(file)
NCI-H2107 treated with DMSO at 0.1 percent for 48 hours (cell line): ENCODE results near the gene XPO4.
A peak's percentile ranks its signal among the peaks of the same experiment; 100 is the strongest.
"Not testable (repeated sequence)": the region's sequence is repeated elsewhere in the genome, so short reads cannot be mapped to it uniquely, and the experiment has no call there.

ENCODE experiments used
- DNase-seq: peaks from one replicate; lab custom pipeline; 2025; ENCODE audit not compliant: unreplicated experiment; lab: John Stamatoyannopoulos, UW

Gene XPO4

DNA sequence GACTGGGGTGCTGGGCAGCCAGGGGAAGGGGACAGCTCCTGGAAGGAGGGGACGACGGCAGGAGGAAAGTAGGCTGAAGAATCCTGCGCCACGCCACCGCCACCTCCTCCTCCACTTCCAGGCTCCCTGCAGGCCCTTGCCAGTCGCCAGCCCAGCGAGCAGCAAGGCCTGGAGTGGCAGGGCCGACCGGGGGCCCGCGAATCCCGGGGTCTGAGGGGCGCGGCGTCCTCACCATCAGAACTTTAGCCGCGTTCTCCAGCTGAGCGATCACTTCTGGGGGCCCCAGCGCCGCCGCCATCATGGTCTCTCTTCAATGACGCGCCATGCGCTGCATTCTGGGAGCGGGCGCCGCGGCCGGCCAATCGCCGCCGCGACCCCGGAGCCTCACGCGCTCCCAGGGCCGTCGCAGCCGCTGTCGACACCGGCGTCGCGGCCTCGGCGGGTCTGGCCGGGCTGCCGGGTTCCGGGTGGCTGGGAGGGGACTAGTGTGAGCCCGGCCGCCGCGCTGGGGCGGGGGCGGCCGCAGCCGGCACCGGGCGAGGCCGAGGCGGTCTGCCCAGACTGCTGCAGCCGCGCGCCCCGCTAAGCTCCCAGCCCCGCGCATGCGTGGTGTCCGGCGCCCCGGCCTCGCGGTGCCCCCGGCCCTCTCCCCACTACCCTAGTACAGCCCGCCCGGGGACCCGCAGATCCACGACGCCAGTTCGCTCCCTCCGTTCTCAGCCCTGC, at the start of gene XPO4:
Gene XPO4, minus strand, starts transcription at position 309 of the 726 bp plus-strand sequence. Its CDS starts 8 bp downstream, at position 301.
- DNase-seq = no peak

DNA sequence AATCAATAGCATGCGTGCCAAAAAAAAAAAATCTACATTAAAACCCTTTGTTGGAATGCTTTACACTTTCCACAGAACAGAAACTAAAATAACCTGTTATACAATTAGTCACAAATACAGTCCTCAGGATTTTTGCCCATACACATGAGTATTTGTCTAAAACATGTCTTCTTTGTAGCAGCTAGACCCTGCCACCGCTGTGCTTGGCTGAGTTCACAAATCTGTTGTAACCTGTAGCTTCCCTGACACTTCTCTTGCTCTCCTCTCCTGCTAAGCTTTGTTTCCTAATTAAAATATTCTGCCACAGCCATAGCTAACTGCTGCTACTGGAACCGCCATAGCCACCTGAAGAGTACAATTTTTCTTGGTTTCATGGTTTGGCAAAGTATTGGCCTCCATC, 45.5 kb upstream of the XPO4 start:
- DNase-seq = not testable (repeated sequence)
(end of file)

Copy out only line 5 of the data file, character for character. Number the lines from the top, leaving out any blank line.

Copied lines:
- DNase-seq: peaks from one replicate; lab custom pipeline; 2025; ENCODE audit not compliant: unreplicated experiment; lab: John Stamatoyannopoulos, UW